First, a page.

Current advances in electrospun gelatin-based scaffolds for tissue engineering applications.
Aldana Ana A,Abraham Gustavo A
International journal of pharmaceutics
The development of biomimetic highly-porous scaffolds is essential for successful tissue engineering. Electrospun nanofibers are highly versatile platforms for a broad range of applications in different research areas. In the biomedical field, micro/nanoscale fibrous structures have gained great interest for wound dressings, drug delivery systems, soft and hard-tissue engineering scaffolds, enzyme immobilization, among other healthcare applications. In this mini-review, electrospun gelatin-based scaffolds for a variety of tissue engineering applications, such as bone, cartilage, skin, nerve, and ocular and vascular tissue engineering, are reviewed and discussed. Gelatin blends with natural or synthetic polymers exhibit physicochemical, biomechanical, and biocompatibility properties very attractive for scaffolding. Current advances and challenges on this research field are presented.
Gelatin as Biomaterial for Tissue Engineering.
Echave Mari C,Saenz del Burgo Laura,Pedraz Jose L,Orive Gorka
Current pharmaceutical design
Tissue engineering is considered one of the most important therapeutic strategies of regenerative medicine. The main objective of these new technologies is the development of substitutes made with biomaterials that are able to heal, repair or regenerate injured or diseased tissues and organs. These constructs seek to unlock the limited ability of human tissues and organs to regenerate. In this review, we highlight the convenient intrinsic properties of gelatin for the design and development of advanced systems for tissue engineering. Gelatin is a natural origin protein derived from collagen hydrolysis. We outline herein a state of the art of gelatin-based composites in order to overcome limitations of this polymeric material and modulate the properties of the formulations. Control release of bioactive molecules, formulations with conductive properties or systems with improved mechanical properties can be obtained using gelatin composites. Many studies have found that the use of calcium phosphate ceramics and diverse synthetic polymers in combination with gelatin improve the mechanical properties of the structures. On the other hand, polyaniline and carbon-based nanosubstrates are interesting molecules to provide gelatin-based systems with conductive properties, especially for cardiac and nerve tissue engineering. Finally, this review provides an overview of the different types of gelatin-based structures including nanoparticles, microparticles, 3D scaffolds, electrospun nanofibers and in situ gelling formulations. Thanks to the significant progress that has already been made, along with others that will be achieved in a near future, the safe and effective clinical implementation of gelatin-based products is expected to accelerate and expand shortly.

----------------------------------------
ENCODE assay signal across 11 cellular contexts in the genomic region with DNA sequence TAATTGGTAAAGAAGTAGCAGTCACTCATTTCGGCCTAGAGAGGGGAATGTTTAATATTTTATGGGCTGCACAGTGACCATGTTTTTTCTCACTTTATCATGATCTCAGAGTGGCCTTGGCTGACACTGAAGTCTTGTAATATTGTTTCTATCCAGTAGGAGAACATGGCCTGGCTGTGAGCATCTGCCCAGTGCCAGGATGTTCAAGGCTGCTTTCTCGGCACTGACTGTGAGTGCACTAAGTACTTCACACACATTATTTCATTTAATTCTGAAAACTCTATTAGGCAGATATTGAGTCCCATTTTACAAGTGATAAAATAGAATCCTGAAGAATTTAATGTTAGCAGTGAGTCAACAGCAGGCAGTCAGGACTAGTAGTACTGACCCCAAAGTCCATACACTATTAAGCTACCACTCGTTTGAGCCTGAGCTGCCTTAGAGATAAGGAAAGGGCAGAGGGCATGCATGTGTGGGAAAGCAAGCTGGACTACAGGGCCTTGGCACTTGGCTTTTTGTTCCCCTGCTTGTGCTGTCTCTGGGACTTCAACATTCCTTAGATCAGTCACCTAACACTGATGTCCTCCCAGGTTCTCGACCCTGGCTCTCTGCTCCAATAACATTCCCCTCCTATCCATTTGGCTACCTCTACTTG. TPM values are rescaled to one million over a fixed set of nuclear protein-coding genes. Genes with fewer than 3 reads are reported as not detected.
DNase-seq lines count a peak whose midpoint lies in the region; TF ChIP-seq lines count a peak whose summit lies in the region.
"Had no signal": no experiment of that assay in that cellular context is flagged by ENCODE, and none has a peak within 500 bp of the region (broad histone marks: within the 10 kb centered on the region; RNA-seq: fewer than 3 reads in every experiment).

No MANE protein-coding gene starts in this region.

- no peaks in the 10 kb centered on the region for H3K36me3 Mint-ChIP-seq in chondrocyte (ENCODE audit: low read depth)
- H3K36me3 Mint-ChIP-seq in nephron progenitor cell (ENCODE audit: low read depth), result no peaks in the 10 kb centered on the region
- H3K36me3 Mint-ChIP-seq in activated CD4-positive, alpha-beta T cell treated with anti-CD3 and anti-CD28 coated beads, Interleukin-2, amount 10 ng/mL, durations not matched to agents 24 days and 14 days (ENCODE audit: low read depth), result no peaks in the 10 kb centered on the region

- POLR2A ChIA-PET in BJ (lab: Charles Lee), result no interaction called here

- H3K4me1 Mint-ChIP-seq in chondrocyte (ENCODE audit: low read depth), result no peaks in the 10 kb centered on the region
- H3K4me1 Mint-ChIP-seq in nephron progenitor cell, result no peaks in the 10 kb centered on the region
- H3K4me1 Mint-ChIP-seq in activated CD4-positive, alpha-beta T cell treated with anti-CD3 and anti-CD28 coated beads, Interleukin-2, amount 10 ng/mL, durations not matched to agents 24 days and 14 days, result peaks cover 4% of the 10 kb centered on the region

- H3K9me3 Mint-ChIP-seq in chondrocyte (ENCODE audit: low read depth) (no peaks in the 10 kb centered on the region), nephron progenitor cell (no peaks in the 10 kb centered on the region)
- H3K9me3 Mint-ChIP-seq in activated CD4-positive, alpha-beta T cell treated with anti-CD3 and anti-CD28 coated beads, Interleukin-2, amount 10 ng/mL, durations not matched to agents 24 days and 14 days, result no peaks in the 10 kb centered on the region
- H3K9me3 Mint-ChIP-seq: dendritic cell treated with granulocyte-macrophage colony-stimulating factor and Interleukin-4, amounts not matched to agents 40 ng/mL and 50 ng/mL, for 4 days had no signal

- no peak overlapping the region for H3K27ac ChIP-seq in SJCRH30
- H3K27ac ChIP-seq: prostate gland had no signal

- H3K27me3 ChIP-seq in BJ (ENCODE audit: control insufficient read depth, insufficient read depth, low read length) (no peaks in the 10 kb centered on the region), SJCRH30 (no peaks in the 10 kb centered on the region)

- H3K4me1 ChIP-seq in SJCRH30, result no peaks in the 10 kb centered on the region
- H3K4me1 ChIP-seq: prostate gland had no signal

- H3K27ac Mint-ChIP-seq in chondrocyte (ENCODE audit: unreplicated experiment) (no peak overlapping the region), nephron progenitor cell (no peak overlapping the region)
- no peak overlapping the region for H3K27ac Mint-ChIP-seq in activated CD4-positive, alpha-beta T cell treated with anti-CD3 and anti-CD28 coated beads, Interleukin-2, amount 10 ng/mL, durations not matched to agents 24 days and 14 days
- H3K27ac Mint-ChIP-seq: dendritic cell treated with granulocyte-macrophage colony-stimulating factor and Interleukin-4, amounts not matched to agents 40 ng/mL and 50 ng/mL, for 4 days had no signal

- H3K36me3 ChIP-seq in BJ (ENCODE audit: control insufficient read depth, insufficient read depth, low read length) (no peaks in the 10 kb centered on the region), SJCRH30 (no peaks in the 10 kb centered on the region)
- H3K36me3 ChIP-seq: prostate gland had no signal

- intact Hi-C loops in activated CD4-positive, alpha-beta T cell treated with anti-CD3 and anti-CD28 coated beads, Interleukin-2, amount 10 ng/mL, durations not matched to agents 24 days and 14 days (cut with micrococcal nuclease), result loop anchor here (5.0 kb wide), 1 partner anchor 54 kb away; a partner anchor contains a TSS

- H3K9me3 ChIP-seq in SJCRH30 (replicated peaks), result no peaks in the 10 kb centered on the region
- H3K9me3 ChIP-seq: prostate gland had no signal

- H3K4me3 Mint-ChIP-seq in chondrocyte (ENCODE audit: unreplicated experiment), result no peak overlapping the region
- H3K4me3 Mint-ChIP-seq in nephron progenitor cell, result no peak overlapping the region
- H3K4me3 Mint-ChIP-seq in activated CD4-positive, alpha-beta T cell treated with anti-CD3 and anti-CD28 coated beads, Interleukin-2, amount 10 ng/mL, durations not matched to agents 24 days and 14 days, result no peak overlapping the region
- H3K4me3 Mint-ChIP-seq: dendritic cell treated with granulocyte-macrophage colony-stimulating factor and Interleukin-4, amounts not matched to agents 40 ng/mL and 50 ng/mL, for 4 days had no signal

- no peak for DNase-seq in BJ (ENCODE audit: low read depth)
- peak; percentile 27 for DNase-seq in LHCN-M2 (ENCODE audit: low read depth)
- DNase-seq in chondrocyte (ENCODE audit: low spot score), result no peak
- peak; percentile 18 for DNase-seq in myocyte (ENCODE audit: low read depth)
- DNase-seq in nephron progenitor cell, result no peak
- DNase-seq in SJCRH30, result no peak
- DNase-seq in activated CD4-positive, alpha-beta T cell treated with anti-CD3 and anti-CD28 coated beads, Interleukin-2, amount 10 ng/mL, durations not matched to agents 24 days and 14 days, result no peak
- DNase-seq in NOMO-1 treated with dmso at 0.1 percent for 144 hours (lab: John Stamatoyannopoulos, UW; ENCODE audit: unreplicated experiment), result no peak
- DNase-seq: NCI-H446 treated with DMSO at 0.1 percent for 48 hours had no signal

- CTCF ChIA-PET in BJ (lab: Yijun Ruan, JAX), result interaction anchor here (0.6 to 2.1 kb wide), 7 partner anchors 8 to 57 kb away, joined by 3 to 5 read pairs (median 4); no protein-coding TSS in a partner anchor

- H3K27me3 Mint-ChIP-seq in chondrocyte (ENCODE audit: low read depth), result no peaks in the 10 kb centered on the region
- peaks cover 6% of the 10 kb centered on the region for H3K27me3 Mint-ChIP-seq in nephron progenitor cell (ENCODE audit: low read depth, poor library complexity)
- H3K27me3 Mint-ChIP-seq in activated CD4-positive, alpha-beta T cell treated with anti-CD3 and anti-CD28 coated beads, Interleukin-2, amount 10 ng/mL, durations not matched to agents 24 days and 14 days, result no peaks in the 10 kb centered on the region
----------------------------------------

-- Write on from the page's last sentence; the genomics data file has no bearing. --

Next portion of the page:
Stem cell-delivery therapeutics for periodontal tissue regeneration.
Chen Fa-Ming,Sun Hai-Hua,Lu Hong,Yu Qing
Periodontitis, an inflammatory disease, is the most common cause of tooth loss in adults. Attempts to regenerate the complex system of tooth-supporting apparatus (i.e., the periodontal ligament, alveolar bone and root cementum) after loss/damage due to periodontitis have made some progress recently and provide a useful experimental model for the evaluation of future regenerative therapies. Concentrated efforts have now moved from the use of guided tissue/bone regeneration technology, a variety of growth factors and various bone grafts/substitutes toward the design and practice of endogenous regenerative technology by recruitment of host cells (cell homing) or stem cell-based therapeutics by transplantation of outside cells to enhance periodontal tissue regeneration and its biomechanical integration. This shift is driven by the general inability of conventional therapies to deliver satisfactory outcomes, particularly in cases where the disease has caused large tissue defects in the periodontium. Cell homing and cell transplantation are both scientifically meritorious approaches that show promise to completely and reliably reconstitute all tissue and connections damaged through periodontal disease, and hence research into both directions should continue. In view of periodontal regeneration by paradigms that unlock the body's innate regenerative potential has been reviewed elsewhere, this paper specifically explores and analyses the stem cell types and cell delivery strategies that have been or have the potential to be used as therapeutics in periodontal regenerative medicine, with particular emphasis placed on the efficacy and safety concerns of current stem cell-based periodontal therapies that may eventually enter into the clinic.